Pacific War Trials – part one

We think we live in terrible times what with Covid etc but actually World War II and its aftermath were not easy by any means.

Pacific Paratrooper

Yamashita at his trial.

One of the most monumental surrenders in the Pacific War was General Tomoyuki Yamashita.

General Tomoyuki Yamashita as he led his staff officers of the 14th Area Army to surrender, 2 Sept. 1945. He did not believe in hara-kiri. He said, “If I kill myself, someone else will have to take the blame.”

Just as the Japanese surrenders occurred in different places and on different dates, so were the trials. The regulations used differed and the criminal charges varied. Preparations for the war crimes started early in mid-1942 due to the heinous reports coming out of China during the Japanese invasion in 1937. The home front recollections of these proceedings might differ from the facts stated here because of the media slant at the time and sensationalism.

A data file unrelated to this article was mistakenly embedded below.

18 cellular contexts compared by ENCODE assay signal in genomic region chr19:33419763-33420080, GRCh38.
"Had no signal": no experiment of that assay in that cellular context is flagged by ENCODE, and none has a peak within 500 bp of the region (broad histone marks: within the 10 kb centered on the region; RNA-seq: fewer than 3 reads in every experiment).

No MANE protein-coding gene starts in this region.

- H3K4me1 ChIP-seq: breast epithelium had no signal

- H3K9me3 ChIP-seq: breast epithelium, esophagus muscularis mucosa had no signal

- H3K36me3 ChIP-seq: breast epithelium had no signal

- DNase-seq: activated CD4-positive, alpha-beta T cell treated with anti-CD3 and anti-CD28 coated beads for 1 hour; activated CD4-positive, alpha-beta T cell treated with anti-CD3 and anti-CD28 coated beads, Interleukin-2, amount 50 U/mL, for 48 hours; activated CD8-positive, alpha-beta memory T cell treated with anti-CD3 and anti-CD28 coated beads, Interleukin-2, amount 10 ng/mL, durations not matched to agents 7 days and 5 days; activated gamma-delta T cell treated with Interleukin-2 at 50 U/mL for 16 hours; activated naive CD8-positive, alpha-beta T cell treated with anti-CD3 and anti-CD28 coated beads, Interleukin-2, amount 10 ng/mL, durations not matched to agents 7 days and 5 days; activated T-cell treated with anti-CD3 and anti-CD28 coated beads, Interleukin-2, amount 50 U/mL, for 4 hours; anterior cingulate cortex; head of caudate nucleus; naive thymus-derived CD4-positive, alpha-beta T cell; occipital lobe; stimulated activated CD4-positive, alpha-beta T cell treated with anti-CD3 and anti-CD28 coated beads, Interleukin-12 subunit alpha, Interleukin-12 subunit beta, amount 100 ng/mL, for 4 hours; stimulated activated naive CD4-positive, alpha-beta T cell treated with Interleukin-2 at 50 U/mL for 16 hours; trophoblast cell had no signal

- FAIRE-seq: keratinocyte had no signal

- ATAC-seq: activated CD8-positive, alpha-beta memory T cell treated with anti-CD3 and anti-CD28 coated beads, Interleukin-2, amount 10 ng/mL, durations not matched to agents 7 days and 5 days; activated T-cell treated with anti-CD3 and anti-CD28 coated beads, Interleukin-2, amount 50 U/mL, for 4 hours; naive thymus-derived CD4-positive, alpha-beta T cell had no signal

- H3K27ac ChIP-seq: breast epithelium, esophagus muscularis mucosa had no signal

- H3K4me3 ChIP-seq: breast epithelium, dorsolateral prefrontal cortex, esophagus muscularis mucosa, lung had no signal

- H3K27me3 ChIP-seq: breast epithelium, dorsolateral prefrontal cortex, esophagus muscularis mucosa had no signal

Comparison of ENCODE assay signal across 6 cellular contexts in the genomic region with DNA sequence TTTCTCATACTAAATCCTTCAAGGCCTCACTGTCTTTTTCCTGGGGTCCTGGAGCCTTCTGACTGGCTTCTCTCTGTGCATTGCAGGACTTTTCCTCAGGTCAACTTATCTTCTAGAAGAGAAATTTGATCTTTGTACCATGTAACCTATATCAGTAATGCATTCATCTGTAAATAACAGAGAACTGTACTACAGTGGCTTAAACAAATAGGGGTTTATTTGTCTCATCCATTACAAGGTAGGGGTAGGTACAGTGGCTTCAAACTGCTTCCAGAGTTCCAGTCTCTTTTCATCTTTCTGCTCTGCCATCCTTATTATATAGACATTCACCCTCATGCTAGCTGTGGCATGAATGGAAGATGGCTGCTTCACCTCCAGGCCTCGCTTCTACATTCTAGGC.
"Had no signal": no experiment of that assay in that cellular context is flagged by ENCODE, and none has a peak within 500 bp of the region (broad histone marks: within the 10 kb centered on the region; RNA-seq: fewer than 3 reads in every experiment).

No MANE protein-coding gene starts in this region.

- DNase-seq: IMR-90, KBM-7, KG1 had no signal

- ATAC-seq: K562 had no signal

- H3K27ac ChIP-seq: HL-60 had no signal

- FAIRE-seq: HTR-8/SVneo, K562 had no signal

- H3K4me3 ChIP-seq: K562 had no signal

Trial correspondents

Often, the stories were even inaccurate, such as in Time magazine, the writer ranted about Yamashita’s brutality…

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Additions to My Family Tree

Image of a 16th century man (from Ancestry.com)

Here is Sir John Sadler, Clerk of Courts and Liveries. He was born in 1515, lived in Hackney, London, and died in 1587, in Standon Herefordshire. He was my 11th Great Grandfather

His father was Sir Henry Knight Banneret Sadler, 1480-1517. His wife was Lady Margaret Cromwell, 1485-1517.